Karen Melander-Magoon is troubled that AAA put a stop payment on two refund checks that were sent to her after her husband died. She can’t find any documentation about these transactions, but she hopes we can help. Can we?
Question: Since my husband’s death in March 2016, I have been trying to resolve this issue. Apparently, my husband paid for his AAA Plus membership just prior to his death and then AAA automatically paid his membership again after his death. I requested refunds of both, since I do not need that insurance.
Two checks were sent to me, I don’t remember the exact amount. I brought them to Wells Fargo to deposit. Later the bank called to tell me that AAA would not authorize the checks. I still don’t know if that is because they were in my husband’s name or because AAA realized there were two checks and blocked both of them.
My bank unsuccessfully tried to resolve the issue. I am trustee for my husband’s affairs and the legitimate recipient of such payments.
I would like to be reimbursed for the membership payments made by my husband prior to his passing and the additional automatic payment made to renew his membership when it wasn’t even due to be renewed. AAA promised to refund these payments. If this is so little information, you don’t want to proceed, I will understand. I know you can only do so much. — Karen Melander-Magoon, San Francisco, Calif.
Answer: Of course, I wanted to help you. But when I read over your request, I must admit that I wasn’t sure how to proceed. In order to determine if we can advocate a case, the first thing we ask for is a paper trail.
A paper trail is your proof that you have already tried to correct your problem on your own. It includes all of the correspondence that you have had with the company in question.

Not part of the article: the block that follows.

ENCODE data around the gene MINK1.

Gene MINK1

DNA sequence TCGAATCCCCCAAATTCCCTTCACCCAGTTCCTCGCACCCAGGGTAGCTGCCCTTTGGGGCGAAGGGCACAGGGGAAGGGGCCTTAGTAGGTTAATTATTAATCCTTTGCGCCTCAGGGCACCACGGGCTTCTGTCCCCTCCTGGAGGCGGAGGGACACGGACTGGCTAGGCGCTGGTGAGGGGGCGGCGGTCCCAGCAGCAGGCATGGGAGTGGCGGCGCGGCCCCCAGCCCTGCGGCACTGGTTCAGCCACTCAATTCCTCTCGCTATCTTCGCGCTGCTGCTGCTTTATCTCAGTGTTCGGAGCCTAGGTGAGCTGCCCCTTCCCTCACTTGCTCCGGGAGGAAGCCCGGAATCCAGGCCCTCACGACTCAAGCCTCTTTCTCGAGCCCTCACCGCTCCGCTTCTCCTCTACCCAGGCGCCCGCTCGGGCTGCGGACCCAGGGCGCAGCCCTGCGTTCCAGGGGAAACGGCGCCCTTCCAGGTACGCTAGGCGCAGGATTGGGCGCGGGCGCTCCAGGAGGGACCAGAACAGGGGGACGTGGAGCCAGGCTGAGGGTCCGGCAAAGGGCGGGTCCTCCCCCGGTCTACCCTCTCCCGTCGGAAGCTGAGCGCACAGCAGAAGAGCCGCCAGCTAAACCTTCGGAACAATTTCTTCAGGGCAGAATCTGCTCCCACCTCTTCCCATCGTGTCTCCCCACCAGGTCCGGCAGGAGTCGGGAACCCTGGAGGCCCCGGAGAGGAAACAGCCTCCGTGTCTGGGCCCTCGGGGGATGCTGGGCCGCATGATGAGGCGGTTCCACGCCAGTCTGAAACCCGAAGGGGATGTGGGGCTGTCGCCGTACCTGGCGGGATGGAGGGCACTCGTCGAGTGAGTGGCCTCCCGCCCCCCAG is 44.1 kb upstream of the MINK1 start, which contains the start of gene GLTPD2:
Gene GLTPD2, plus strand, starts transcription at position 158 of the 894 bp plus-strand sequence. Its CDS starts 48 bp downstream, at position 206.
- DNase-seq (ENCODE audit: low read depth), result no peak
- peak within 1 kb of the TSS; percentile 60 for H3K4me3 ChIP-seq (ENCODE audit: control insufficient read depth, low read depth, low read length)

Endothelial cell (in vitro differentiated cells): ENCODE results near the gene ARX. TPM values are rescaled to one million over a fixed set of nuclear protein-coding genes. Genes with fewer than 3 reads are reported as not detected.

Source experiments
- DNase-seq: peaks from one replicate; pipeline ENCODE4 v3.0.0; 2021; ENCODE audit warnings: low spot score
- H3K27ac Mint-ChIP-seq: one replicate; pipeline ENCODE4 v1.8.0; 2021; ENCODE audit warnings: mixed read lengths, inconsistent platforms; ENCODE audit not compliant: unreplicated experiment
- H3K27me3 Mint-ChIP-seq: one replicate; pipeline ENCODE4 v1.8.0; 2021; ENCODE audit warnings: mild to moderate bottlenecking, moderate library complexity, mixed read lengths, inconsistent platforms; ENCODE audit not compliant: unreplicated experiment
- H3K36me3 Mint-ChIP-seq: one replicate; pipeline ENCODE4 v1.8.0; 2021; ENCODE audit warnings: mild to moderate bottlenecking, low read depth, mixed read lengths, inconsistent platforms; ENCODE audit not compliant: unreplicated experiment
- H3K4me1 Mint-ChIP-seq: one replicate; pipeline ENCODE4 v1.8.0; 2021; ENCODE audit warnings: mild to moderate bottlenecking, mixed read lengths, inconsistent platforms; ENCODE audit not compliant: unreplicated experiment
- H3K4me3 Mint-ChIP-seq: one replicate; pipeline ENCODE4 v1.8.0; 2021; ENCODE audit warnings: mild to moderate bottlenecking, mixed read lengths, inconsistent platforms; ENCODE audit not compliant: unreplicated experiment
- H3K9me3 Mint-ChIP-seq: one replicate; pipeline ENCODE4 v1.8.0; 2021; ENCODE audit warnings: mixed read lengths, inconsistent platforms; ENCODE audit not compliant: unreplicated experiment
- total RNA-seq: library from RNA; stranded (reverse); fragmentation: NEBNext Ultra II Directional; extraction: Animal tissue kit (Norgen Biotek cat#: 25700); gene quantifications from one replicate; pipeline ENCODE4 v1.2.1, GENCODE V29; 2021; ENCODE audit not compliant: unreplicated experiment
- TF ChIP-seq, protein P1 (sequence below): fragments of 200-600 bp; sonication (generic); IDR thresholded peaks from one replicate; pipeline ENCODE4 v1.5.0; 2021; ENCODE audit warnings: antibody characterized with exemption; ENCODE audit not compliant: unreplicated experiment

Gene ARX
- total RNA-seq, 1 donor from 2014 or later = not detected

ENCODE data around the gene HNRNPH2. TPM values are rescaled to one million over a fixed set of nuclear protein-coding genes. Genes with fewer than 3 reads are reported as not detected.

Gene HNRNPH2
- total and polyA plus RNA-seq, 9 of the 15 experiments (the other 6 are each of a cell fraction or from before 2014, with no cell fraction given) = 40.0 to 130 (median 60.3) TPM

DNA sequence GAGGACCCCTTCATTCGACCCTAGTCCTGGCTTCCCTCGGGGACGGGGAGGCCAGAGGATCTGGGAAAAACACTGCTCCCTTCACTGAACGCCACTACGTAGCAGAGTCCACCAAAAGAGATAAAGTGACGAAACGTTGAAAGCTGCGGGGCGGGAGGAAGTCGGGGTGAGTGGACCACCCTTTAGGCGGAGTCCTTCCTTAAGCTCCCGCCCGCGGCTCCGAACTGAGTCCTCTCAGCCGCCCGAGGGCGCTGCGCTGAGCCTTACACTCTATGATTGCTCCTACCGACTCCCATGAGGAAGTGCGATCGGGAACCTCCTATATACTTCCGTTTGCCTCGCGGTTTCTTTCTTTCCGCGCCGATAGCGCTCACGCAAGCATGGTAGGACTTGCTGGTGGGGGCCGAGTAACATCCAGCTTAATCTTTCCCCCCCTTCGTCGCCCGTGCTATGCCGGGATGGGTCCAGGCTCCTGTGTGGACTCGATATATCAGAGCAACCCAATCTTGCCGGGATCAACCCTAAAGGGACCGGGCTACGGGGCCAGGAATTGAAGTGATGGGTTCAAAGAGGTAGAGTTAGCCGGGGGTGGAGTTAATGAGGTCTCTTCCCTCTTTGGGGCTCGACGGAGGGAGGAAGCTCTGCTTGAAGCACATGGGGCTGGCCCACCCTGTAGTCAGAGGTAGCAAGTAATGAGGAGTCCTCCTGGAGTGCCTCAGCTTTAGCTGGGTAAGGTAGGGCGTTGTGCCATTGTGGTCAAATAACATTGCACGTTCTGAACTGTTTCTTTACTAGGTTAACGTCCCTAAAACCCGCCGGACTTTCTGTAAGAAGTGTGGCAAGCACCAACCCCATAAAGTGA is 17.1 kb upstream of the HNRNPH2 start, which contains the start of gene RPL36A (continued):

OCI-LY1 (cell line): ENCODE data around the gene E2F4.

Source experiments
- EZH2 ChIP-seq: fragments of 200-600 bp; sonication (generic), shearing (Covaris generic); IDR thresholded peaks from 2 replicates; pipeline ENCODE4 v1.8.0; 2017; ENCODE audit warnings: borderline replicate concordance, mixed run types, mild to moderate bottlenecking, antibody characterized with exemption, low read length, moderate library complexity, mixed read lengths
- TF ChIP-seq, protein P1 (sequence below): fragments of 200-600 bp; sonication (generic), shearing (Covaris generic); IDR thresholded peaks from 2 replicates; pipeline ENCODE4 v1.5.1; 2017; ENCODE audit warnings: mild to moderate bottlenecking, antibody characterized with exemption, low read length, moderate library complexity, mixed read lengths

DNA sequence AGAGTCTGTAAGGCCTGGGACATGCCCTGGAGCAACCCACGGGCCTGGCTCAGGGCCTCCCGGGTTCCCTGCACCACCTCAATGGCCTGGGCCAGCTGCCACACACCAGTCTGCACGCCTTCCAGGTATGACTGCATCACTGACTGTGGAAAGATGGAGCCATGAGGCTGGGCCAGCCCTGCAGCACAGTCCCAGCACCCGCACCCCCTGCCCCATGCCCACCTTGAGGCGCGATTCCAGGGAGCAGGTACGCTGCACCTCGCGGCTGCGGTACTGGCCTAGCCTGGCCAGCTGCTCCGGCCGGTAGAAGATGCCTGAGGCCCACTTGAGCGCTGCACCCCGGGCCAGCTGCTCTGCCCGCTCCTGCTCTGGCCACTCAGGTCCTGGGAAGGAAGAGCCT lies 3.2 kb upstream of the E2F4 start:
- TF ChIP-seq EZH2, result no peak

This paper trail helps us to understand your problem and guides us into our plan of action for your case.
But you didn’t have a paper trail. And you weren’t clear about many details. Typically, we do not take a case if a consumer can’t provide any documentation of their plight.
You explained to me that during the past year you had been grieving and trying to organize things, but it had been difficult for you.
Of course, this was completely understandable. The loss of a spouse is one of the most traumatic life events. The fact that you believed that AAA had charged your husband almost $400 for a membership that you did not want or use was just an added irritant.
And then when you thought you had straightened it out and received your refund checks, you were hit with another confusing turn of events. You told me that the bank informed you that the checks could not be deposited.
Unfortunately, you had no documentation for any of this.
But since there are exceptions to every rule, especially in our advocacy department, I decided to take your case.
What you did have was your husband’s AAA membership number. I thought that should be just enough information to get some answers to your dilemma.
I reached out to AAA on your behalf and relayed your story. Our executive contact responded immediately with condolences for the loss of your husband and a promise to investigate this situation.
Within hours, your problem was resolved.
It is unclear why you had been told by your bank that your deposited check was rejected. AAA was able to provide a copy of the cashed refund check.
The company was also able to confirm that your husband had not been charged for a second year of membership. You may have received a notice of renewal, but no fees were automatically deducted from any of your accounts.
AAA does not have any record of two checks being sent to you — only for the refund check that you cashed.
You are satisfied with this explanation.
We assist consumers in all sorts of ways — sometimes just clarifying a confusing situation. I am happy to have been able to help you end your 15-month search for answers to this problem. And I hope the coming year is filled with brighter days.